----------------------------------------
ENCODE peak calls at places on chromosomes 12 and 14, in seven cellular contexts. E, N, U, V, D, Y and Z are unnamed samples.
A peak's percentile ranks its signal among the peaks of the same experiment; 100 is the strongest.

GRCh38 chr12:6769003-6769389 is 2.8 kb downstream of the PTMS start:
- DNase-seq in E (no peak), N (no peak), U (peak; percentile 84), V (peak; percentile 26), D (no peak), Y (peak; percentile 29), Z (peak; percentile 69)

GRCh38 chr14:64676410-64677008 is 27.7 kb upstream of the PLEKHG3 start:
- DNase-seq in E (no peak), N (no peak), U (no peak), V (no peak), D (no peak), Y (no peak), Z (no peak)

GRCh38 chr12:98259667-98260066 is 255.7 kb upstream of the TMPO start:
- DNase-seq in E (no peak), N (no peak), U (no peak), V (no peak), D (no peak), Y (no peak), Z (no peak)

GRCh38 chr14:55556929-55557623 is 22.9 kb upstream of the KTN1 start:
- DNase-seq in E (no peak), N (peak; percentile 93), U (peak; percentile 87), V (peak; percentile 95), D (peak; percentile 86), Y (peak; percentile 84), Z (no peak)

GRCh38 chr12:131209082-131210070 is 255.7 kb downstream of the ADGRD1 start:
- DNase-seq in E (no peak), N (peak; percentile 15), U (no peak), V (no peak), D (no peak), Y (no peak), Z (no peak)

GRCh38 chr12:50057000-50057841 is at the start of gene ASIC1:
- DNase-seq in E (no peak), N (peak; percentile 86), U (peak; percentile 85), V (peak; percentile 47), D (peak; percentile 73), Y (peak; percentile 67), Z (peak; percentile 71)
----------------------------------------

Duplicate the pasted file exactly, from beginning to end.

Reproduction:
ENCODE peak calls at places on chromosomes 12 and 14, in seven cellular contexts. E, N, U, V, D, Y and Z are unnamed samples.
A peak's percentile ranks its signal among the peaks of the same experiment; 100 is the strongest.

GRCh38 chr12:6769003-6769389 is 2.8 kb downstream of the PTMS start:
- DNase-seq in E (no peak), N (no peak), U (peak; percentile 84), V (peak; percentile 26), D (no peak), Y (peak; percentile 29), Z (peak; percentile 69)

GRCh38 chr14:64676410-64677008 is 27.7 kb upstream of the PLEKHG3 start:
- DNase-seq in E (no peak), N (no peak), U (no peak), V (no peak), D (no peak), Y (no peak), Z (no peak)

GRCh38 chr12:98259667-98260066 is 255.7 kb upstream of the TMPO start:
- DNase-seq in E (no peak), N (no peak), U (no peak), V (no peak), D (no peak), Y (no peak), Z (no peak)

GRCh38 chr14:55556929-55557623 is 22.9 kb upstream of the KTN1 start:
- DNase-seq in E (no peak), N (peak; percentile 93), U (peak; percentile 87), V (peak; percentile 95), D (peak; percentile 86), Y (peak; percentile 84), Z (no peak)

GRCh38 chr12:131209082-131210070 is 255.7 kb downstream of the ADGRD1 start:
- DNase-seq in E (no peak), N (peak; percentile 15), U (no peak), V (no peak), D (no peak), Y (no peak), Z (no peak)

GRCh38 chr12:50057000-50057841 is at the start of gene ASIC1:
- DNase-seq in E (no peak), N (peak; percentile 86), U (peak; percentile 85), V (peak; percentile 47), D (peak; percentile 73), Y (peak; percentile 67), Z (peak; percentile 71)